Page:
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Stormy Weather to Continue in Central U.S. From Extreme Weather Pattern That Will Also Bake South and Keep West Cool
Published: May 22, 2019
Rounds of thunderstorms will continue to plague parts of the Plains and Midwest into the last week of May, and the same stuck weather pattern will also bake the Southeast and keep the West cool and unsettled.
Sometimes the jet-stream pattern becomes wavy enough that it locks into place for days or even for more than at week at time. Such is the case now, with a pronounced southward plunge of the jet stream over the West in contrast to its building northward bulge over the East.
That stuck jet-stream pattern means the weather conditions you can expect from coast to coast are generally locked in through the rest of this week and into next week.
Storms Continue in Central U.S.
Periods of rain and thunderstorms are expected in the Plains and Midwest for days to come after an early-week outbreak of severe weather.
That's because the central states will be sandwiched between the undulating jet-stream pattern in the West and East, making it ripe for the formation of showers and thunderstorms.
Some of those storms in the Plains and Midwest could turn severe each day through Memorial Day weekend. They may also unleash heavy rain at times, raising the risk of flash flooding and aggravating or prolonging ongoing river flooding.
There is a risk of severe storms in parts of the Plains each day through at least Saturday, including parts of storm-weary Kansas, Missouri, Oklahoma and Texas.
Thursday's Severe Thunderstorm Forecast
Building Heat Through Memorial Day
Heat has begun to build in the Southeast, and it will intensify through the holiday weekend.
Highs will soar into the middle and upper 90s, even a few lower 100s, over Memorial Day weekend in parts of the Southeast. Some locations could flirt with their all-time record highs for May.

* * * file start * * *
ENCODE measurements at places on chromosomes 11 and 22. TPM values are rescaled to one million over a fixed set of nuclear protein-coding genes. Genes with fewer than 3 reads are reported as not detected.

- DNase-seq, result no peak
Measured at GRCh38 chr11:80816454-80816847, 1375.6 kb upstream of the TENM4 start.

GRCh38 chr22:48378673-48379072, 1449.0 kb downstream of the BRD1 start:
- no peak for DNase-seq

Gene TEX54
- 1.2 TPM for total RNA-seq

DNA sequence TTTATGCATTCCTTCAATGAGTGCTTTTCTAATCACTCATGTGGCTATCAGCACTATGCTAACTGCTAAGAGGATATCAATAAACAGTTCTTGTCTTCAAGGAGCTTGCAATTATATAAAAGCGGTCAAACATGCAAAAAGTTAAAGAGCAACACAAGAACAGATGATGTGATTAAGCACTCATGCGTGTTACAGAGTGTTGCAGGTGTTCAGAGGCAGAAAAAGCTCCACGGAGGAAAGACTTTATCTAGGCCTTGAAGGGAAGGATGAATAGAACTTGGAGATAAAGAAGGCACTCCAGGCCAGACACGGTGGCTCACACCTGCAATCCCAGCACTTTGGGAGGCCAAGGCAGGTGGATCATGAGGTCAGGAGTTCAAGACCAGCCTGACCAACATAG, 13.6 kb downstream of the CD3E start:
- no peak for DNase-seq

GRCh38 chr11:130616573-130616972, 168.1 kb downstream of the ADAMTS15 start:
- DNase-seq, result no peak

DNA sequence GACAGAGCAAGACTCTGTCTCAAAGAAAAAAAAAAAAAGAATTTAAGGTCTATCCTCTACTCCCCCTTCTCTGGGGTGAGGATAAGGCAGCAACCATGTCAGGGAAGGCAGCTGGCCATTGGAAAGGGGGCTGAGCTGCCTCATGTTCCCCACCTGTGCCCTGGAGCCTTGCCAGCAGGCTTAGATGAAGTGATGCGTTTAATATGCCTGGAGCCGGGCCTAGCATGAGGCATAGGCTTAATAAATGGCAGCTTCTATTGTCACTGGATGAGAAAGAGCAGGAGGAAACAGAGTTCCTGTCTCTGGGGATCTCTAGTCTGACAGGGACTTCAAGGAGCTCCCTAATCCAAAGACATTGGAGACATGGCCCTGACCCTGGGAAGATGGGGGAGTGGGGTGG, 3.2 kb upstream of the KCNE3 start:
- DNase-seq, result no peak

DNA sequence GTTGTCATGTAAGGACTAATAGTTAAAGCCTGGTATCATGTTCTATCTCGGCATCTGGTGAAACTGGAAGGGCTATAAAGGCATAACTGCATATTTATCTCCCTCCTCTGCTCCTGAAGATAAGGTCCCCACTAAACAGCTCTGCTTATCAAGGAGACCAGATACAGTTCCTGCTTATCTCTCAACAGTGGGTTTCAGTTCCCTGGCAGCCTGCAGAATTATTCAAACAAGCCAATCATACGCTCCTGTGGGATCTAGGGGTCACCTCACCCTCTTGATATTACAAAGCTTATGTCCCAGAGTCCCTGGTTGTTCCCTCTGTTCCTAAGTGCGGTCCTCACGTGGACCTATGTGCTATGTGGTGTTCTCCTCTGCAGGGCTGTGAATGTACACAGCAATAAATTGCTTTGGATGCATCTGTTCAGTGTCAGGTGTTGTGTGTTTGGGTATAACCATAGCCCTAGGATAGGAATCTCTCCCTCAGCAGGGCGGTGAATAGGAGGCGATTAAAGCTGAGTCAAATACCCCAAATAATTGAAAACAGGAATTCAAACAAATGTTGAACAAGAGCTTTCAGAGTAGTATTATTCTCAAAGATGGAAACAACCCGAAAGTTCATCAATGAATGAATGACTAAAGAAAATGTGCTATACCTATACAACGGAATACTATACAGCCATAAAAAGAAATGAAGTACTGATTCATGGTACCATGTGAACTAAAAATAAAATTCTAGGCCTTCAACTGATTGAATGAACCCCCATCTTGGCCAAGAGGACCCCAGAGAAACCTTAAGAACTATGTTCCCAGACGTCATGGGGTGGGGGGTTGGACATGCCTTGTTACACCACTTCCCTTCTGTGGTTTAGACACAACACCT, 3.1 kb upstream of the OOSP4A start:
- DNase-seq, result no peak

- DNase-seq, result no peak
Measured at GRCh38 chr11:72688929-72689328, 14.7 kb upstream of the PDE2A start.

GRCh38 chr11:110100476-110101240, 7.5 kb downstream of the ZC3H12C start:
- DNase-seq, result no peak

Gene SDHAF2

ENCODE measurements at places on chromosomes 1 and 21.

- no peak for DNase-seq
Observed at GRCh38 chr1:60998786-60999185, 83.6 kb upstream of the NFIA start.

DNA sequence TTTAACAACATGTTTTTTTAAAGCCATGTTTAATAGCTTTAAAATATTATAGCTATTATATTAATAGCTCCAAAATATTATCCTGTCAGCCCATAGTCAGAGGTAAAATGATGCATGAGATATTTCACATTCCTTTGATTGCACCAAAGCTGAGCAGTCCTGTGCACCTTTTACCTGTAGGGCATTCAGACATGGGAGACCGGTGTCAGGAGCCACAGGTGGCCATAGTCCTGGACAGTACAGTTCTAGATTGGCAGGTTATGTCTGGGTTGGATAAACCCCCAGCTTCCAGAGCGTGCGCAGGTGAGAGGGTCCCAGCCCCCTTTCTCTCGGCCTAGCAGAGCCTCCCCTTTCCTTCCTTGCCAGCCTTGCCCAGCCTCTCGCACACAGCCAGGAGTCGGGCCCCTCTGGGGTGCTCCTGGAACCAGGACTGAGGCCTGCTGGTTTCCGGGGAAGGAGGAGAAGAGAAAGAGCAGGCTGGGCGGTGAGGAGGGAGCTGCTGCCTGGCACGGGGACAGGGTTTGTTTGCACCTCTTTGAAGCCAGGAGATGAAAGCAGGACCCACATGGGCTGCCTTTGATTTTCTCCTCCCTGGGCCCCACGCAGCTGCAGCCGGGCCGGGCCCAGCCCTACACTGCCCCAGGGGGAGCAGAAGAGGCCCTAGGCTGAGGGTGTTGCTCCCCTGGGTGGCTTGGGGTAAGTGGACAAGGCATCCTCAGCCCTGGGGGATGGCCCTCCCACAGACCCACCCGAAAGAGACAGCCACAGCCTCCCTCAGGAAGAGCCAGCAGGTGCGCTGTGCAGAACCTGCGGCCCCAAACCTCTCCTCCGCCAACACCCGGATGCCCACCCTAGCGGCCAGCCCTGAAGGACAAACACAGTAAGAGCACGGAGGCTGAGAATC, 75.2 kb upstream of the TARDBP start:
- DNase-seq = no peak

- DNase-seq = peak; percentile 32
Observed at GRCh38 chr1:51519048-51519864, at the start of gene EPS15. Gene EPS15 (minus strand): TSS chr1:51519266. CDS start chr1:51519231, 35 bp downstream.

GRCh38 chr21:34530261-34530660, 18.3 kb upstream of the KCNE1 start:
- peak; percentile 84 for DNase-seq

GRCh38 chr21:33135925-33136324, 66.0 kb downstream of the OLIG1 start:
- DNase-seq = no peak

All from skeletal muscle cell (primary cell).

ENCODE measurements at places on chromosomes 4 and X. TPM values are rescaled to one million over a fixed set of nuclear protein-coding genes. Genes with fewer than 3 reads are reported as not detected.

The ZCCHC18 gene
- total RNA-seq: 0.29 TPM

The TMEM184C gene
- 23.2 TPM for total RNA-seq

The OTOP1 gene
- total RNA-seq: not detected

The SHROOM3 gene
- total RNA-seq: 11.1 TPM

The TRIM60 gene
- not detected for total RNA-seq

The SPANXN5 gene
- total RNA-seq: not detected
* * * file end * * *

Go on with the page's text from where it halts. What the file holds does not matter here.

In the Ohio Valley and mid-Atlantic, temperatures will hit the upper 80s and lower 90s later this week into the weekend.
A dome of high pressure to the south of the northward-riding jet stream in the East will be responsible for the hot weather.
That high might not loosen its grip for the rest of the month, and temperatures could remain above average in the Southeast, according to a 6- to 10-day outlook from NOAA's Climate Prediction Center.
West Remains Cool, Unsettled
Below-average temperatures, rain and even mountain snowfall will continue in the West into early next week. That's because a southward-plunging jet stream will remain stuck over region, blocked by the bulging high-pressure system over the South.
Snow fell as far south as the mountains of Southern California and northern Arizona Sunday into early Monday. While heavy snow hammered the foothills west of Denver, several slushy inches were recorded in the Mile High City itself on Monday, and Boulder, Colorado, saw its heaviest snow so late in spring in 69 years.
Temperatures will generally remain below average from California to the northern Rockies through this weekend. Highs through Thursday could be 10 to 30 degrees below average.
Periods of rain showers and high-mountain snow will also continue into next week as ripples of energy move through the stubborn southward plunge of the jet stream in the West. At times, some wet snow may fall in some lower elevations of the High Plains.
Rain and Snow Forecast
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